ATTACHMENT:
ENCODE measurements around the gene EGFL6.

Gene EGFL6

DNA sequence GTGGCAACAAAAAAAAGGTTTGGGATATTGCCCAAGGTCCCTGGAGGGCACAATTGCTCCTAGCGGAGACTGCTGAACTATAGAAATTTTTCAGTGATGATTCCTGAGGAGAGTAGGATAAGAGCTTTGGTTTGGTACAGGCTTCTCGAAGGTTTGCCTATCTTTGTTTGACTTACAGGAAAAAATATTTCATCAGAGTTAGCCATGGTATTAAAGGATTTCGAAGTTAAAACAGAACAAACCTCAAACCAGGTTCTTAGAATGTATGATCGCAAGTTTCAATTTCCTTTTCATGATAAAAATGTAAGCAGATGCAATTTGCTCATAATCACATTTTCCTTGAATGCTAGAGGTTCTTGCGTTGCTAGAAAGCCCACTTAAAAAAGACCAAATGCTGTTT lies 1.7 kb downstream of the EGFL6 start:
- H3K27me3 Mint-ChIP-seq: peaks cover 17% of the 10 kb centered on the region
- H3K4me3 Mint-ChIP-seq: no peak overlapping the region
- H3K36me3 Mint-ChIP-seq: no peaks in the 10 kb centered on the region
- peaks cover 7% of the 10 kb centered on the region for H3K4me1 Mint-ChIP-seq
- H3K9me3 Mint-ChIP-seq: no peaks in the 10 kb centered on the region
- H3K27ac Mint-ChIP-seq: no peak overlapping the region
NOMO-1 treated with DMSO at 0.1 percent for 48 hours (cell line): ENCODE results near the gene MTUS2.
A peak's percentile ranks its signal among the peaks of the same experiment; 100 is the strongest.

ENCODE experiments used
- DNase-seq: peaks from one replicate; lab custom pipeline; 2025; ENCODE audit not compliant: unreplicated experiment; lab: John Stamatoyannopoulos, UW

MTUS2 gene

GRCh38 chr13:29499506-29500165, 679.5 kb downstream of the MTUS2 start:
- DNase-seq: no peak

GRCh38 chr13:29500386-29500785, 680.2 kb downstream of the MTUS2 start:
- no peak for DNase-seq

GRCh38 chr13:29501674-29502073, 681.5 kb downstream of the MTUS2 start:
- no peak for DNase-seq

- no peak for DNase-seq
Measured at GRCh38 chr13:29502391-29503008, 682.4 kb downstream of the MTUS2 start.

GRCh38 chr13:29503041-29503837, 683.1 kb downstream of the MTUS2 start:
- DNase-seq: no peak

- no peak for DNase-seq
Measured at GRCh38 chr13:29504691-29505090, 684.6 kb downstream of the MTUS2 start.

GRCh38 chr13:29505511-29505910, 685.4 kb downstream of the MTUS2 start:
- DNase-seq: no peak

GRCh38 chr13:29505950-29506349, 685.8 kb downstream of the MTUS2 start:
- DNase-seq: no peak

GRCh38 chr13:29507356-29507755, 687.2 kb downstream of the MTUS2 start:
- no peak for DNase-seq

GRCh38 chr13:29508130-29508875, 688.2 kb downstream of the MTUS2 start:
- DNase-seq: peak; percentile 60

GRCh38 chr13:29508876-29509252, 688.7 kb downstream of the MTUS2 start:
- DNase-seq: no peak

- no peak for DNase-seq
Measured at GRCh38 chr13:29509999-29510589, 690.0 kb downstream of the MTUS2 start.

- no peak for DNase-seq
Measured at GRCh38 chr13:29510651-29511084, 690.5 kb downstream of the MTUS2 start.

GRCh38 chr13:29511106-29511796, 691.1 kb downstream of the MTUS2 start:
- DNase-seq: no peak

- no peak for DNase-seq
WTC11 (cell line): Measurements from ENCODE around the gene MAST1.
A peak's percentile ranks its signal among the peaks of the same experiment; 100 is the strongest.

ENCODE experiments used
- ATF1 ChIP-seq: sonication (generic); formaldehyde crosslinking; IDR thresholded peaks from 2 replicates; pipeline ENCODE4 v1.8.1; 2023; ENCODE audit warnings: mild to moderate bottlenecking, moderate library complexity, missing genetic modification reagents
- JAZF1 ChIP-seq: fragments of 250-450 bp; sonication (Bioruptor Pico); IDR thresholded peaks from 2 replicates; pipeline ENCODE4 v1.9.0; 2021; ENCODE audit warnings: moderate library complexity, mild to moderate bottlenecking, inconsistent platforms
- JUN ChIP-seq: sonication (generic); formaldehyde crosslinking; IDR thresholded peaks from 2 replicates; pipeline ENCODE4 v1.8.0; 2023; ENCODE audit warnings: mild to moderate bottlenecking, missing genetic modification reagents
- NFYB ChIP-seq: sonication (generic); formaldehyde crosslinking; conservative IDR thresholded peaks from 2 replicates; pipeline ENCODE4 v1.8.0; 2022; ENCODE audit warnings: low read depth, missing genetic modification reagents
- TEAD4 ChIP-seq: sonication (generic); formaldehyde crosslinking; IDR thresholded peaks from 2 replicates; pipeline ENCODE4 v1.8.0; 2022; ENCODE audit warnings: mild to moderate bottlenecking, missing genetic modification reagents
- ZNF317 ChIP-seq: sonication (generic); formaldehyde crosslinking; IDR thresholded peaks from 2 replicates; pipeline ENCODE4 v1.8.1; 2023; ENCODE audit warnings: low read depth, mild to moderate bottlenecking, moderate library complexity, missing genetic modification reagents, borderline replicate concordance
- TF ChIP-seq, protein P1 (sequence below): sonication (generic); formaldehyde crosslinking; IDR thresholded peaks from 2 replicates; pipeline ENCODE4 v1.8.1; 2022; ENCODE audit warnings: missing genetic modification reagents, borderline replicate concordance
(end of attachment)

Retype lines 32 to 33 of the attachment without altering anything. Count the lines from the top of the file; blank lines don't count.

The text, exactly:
- no peak for DNase-seq

GRCh38 chr13:29508130-29508875, 688.2 kb downstream of the MTUS2 start: